How and Why to Create a Robots.txt for your Website

Last updated on October 18th, 2014 by Robert Abela. Filed under WordPress Admin Tips

Robots.txt is a file which should be stored in the root directory of every website. The main purpose of such file is to restrict access to some or all content on your website by search engine bots that crawl websites. A robots.txt file is not mandatory. In fact you only need to have one if you have content on your website that you do not want search engines to index.


WP White Security Security Tip: If you want to protect confidential data password protect it. Remember that robots.txt is available to all of your website visitors.

Create a robots.txt file for your website

The simplest form of robots.txt file contains two mandatory directives:

User-agent: In this directive you specify the name of the search engine robot (bot). If you want this rule to apply for all automated search engine robots, then you can use the following rule: User-Agent: *. If you want the rule to apply to something specific, such as the Google search engine, then you can use the following rule: User-Agent: Googlebot.

Disallow: In this directive, you specify the path of the directory or file you don’t want any search engine to crawl. For example to disallow search engine bots from crawling a sub directory called images, you can use the rule: Disallow: /images/ . If you want to disallow search engine bots from crawling a file hello.php, you use the rule: Disallow: /hello.php.

These 2 directives (user-agent and disallow) are considered as a single entry in the robots.txt file. One directive cannot be specified without the other. There are also no limits to how many rules you can specify in a robots.txt file. The same applies for disallow and user-agent rules.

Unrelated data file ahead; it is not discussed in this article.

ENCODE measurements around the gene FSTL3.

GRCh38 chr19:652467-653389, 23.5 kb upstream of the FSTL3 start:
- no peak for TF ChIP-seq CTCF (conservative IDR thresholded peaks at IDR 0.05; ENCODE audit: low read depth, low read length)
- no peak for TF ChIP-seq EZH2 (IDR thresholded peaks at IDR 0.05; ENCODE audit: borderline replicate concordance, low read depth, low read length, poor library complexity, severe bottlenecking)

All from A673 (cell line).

Apart from the above two directives, there is also the Allow directive. The Allow directive is optional and is supported by the majority of search engines. The Allow directive is useful to instruct the search engine bots to still crawl a file, or a number of files (or sub directories) from a disallowed directory. As an example, if you disallow crawling of sub directory /images/ but still would like the search engine bot to spider the image file me.jpg from that sub directory, you can use the following rule in the robots.txt file; Allow /images/me.jpg.

Refer to the WPWhiteSecurity.com robots.txt file to get an idea how a typical robots.txt file should look like.

WP White Security.com Blogger Tip: If you checked the WPProhelp.com robots.txt file, most probably you noticed that we also specify the sitemap URL. This is to advise search engines about your sitemap.

Example robots.txt rules

All search engine bots can visit all files on your website:

User-Agent: *
Disallow:

Block entire website for all search engine bots:

User-Agent: *
Disallow: /

Disallow all search engines to crawl cgi-bin, exec and admin directories:

User-Agent: *
Disallow: /cgi-bin/
Disallow: /exec/
Disallow: /admin/

Disallow all search engines to crawl a single file called me.jpg in sub directory pictures:

User-Agent: *
Disallow: /pictures/me.jpg

Disallow all search engines to crawl all php files on your website:

User-Agent: *
Disallow: /*.php$

Now that you created your new robots.txt file for your website or blog, you can upload the file using FTP.

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